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Examining group purpose and self-motivation as antecedents to cohesiveness in groups.  Suggesting reconceptualisations of Teamship, Group Purpose, Group Stage Development, Group Cohesiveness, Group Interdependence and Teams


The primary purpose of this study was to examine group purpose and self-motivation as antecedents to cohesiveness in groups, and to explore a notion of “teamship”.  The study employed a longitudinal action research design in an international rugby squad over an eight-month period and spanning two competitive tournaments, including the Rugby World Cup Repechage in 2018, and the Rugby Europe International Championship in 2019.  The researcher held both academic and practitioner roles for the duration of the engagement.

Multiple data sources were used: in-depth interviews; observation; documents; social media channels; photographic records; video recordings and researcher reflections which were analysed from first-, second-, and third-person perspectives, providing a comprehensive longitudinal perspective on the temporal development of group processes and self-motivational needs and fulfilment.

The research contributes to knowledge in the areas of group cohesiveness, group purpose, group stage development, group processes and group-member motivation and behaviour.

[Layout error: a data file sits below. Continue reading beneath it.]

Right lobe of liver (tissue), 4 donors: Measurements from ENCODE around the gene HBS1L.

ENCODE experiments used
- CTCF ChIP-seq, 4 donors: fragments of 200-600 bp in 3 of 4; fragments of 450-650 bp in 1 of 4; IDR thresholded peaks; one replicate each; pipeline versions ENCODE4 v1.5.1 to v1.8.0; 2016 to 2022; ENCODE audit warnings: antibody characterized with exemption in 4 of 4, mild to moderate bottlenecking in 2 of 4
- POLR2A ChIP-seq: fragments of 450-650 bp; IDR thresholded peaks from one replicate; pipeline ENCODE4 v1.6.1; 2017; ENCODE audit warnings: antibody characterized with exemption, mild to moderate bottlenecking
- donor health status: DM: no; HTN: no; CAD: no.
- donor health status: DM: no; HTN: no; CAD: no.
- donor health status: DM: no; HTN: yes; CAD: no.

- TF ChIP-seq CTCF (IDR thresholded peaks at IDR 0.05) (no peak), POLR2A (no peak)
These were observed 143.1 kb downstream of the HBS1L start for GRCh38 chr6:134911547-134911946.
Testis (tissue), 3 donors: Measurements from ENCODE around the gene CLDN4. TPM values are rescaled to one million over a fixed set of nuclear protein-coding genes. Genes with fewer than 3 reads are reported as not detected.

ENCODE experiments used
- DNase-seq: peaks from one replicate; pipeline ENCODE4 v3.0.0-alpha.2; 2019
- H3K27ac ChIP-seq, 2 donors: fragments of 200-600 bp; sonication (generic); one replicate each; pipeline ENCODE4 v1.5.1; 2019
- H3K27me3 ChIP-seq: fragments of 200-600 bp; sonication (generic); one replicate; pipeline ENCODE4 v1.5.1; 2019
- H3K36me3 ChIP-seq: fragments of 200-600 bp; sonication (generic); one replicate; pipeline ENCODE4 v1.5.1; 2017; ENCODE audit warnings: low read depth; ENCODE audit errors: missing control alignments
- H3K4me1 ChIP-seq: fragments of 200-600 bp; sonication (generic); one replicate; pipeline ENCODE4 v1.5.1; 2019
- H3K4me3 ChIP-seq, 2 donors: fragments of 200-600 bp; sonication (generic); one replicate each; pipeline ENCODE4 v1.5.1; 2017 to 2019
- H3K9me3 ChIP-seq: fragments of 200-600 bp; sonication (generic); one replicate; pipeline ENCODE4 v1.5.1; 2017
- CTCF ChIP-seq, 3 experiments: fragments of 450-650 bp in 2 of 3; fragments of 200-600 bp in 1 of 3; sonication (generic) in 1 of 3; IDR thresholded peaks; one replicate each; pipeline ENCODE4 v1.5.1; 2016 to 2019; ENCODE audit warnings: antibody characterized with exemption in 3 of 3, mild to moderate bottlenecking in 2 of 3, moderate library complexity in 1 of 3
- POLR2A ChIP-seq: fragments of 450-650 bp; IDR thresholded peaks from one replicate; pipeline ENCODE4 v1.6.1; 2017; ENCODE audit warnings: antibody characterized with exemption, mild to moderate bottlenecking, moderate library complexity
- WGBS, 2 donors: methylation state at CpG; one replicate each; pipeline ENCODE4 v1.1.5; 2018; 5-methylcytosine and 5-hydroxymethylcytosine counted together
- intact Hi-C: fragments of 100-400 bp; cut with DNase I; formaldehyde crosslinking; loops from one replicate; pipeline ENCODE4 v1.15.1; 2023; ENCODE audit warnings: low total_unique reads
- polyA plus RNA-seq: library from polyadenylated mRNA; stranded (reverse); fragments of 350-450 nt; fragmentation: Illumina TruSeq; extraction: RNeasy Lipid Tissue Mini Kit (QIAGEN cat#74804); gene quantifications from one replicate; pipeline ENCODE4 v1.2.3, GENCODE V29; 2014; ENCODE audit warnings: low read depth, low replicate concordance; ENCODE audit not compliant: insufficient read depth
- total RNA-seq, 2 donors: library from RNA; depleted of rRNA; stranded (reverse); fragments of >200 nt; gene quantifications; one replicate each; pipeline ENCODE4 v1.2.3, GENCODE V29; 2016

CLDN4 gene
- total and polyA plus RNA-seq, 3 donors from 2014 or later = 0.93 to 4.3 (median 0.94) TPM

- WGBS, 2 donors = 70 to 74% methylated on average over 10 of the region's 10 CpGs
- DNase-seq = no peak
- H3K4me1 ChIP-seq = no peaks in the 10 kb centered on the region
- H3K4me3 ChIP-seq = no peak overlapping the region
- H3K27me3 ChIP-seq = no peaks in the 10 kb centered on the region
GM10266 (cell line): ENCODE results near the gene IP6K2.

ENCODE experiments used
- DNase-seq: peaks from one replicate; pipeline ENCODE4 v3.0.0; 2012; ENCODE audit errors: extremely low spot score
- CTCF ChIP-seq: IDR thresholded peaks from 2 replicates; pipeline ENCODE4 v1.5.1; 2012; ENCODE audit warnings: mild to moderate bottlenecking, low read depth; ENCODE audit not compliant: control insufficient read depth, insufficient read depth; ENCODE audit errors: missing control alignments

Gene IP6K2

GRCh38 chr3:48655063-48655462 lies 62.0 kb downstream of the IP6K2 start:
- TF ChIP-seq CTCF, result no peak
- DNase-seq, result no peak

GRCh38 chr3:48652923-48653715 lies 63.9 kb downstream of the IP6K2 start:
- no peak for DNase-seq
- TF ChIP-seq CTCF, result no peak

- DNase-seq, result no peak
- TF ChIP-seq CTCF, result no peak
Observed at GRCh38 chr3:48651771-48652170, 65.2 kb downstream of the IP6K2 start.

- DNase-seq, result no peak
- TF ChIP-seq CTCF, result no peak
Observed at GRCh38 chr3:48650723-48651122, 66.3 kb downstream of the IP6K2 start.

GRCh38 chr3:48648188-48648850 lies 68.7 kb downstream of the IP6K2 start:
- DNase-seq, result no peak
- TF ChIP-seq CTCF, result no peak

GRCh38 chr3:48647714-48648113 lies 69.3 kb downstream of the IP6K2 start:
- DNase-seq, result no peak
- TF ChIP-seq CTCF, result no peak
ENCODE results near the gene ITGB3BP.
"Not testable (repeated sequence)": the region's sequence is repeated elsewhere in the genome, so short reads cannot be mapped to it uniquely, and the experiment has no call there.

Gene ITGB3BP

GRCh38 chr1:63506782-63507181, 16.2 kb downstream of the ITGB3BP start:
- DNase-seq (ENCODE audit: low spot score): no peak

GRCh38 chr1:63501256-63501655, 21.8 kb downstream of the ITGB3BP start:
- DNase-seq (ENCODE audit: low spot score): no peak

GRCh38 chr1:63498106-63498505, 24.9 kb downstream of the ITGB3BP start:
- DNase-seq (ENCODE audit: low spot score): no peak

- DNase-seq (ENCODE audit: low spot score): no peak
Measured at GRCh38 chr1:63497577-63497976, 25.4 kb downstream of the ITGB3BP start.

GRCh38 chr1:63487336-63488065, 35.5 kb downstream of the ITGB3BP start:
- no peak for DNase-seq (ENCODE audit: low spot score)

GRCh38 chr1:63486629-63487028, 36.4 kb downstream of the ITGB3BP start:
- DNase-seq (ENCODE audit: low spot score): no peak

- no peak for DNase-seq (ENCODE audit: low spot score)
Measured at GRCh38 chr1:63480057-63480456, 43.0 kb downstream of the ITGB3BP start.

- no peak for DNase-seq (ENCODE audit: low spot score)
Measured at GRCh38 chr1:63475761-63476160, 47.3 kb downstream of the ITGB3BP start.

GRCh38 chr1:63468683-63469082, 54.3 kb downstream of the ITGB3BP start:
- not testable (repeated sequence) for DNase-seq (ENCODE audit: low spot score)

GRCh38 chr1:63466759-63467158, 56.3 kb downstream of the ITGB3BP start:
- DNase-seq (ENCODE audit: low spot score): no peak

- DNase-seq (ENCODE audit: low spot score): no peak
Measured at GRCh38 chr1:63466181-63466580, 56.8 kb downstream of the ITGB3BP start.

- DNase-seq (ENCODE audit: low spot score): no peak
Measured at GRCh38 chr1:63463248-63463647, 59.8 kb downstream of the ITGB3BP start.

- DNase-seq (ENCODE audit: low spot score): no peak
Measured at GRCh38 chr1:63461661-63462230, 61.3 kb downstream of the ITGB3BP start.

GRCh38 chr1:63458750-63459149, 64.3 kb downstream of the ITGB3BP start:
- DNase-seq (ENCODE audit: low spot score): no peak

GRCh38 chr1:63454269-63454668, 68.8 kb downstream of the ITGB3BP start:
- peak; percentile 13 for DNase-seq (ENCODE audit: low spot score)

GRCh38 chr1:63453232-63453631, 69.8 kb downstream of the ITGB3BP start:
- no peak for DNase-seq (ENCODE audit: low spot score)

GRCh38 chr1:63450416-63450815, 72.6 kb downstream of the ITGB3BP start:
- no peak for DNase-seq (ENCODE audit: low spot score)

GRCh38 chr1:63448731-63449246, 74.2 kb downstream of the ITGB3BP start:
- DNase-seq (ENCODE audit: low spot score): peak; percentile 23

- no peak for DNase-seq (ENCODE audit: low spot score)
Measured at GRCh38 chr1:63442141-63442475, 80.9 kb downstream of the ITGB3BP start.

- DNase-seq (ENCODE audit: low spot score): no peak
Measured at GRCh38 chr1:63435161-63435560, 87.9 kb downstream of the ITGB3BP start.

The main contributions of the study are: 1) reconceptualisation of group purpose as a multi-level construct; 2) reconceptualisation of group cohesiveness as a multi-dimensional fluid emergent state in groups, with bonds of cohesion that evolve and change; 3) a novel typology of groups and group stage development based on group purpose, task interdependence, group cohesiveness, group identity and self-motivational needs; 4) the addition of “affective interdependence” to the extant literature on group interdependence; 5) the determination that a “team” is an emergent group state based on selfless behaviours, group identity and group self-regulation; and 6) the conceptualisation and definition of “teamship” in both theory and practice.

The structure of the thesis and use of abductive second-person analysis to create third person retroductive insights contributes to action research method.

Future research should seek to explore further the findings from the study.

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